These include various whiskies in the typical age categories – 18, 19 (quite why 18 and 19 seem odd, but no doubt the master distiller would have a perfectly logical explanation) and 25. There are vintage whiskies and special editions, such as the 2018 Spios release. There are limited editions and, as with so many distilleries, whiskies for retail travel – what we used to know as duty-free.
The core range includes the Original plus – in a departure from normal Scottish practice – whiskies labelled Lasanta, The Quinta Ruban and Nectar d’Or.
Today’s High Five is only four, but we think that these wonderful whiskies more than make-up for it. Any of these would be a perfect way to celebrate International Whisk(e)y Day or even World Whisky Day, although for me, none of these days comes close to the best of the lot, and again, not making this up – Abet and Aid Punsters Day (8 November, if you were wondering). It allows me to share what has been assessed to be the greatest pun of all time: “Though he’s not very humble, there’s no police like Holmes…” Well, I liked it.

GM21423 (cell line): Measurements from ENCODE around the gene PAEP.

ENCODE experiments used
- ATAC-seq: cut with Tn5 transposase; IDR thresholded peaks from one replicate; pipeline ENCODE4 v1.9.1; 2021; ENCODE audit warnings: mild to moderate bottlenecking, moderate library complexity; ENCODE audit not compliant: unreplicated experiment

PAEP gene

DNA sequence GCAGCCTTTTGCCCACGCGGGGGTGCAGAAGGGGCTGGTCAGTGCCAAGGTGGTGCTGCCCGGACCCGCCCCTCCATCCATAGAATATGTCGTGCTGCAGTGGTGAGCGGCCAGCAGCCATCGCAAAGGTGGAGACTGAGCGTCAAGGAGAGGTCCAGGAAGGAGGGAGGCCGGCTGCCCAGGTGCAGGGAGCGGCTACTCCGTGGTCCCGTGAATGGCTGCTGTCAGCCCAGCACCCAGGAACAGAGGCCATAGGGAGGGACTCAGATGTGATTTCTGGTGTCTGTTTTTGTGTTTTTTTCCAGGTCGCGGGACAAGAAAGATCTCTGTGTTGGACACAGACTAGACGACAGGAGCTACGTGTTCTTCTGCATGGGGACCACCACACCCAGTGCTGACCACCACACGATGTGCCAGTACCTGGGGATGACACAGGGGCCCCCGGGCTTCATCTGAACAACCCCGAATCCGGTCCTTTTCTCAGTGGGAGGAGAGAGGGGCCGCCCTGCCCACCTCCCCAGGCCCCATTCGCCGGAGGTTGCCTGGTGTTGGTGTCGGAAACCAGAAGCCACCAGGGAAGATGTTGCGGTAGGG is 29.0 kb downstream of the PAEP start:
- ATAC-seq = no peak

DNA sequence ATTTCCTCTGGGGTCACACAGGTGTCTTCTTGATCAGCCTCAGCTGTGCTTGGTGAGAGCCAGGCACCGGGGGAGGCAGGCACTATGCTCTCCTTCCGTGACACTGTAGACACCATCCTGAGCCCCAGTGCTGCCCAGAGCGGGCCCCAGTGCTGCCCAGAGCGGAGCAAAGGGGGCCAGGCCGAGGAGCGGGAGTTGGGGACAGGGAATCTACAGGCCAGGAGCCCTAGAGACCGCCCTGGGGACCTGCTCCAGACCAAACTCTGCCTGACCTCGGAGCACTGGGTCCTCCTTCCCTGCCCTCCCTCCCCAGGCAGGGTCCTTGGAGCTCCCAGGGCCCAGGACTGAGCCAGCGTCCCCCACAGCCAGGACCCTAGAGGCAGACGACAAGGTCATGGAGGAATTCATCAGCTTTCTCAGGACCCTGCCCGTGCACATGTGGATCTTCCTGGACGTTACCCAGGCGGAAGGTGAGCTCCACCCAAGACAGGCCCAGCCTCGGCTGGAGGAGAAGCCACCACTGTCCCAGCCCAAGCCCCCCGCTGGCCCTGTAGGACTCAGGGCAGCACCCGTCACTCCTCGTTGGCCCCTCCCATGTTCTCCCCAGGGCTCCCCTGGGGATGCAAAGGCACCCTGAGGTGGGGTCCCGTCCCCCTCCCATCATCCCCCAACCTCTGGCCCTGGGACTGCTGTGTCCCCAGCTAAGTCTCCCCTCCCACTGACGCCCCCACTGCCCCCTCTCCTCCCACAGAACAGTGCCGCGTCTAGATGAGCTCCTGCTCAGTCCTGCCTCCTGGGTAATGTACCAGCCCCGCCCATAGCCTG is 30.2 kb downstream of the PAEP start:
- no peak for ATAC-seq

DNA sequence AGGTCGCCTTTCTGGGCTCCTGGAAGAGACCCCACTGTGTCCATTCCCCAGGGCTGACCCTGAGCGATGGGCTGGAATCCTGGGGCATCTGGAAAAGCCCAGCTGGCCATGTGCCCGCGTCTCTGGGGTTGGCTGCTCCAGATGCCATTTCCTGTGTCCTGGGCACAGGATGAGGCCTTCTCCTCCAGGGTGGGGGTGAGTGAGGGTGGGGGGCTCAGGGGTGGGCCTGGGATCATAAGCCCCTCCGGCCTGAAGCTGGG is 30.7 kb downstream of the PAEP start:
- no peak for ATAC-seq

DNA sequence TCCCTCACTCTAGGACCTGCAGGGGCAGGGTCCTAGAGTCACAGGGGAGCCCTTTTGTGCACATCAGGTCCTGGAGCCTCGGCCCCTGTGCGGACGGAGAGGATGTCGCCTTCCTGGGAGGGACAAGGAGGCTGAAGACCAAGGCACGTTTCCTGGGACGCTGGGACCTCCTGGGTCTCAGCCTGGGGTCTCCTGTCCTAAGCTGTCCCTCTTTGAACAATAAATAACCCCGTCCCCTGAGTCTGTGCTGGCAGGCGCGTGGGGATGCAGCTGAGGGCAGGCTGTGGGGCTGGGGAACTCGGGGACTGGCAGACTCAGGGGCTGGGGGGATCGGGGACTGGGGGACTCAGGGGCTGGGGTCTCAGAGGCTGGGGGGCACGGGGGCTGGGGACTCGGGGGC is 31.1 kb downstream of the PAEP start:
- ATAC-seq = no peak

Back to the whisky; prices are, of course, always approximates.
Like the Nectar d’Or and The Quinta Ruban, Lasanta has spent a minimum of 12 years in oak, and like all of these Glenmorangie whiskies, they are heavily awarded in the various whisky community shows. Lasanta spends ten years in ex-bourbon casks, made from American white oak, and its final two years in sherry casks, from Jerez in Spain, which had previously been used for oloroso and pedro ximenez sherries. I find this to be the more autumnal of the Glenmorangie whiskies. There are notes of lemon curd and hazelnut. A restrained but notable character of the oak. Underlying notes of caramel and sultanas filter through. By the way, Lasanta means warm and cuddly (or perhaps more accurately and more prosaically, passionate) in Gaelic. $108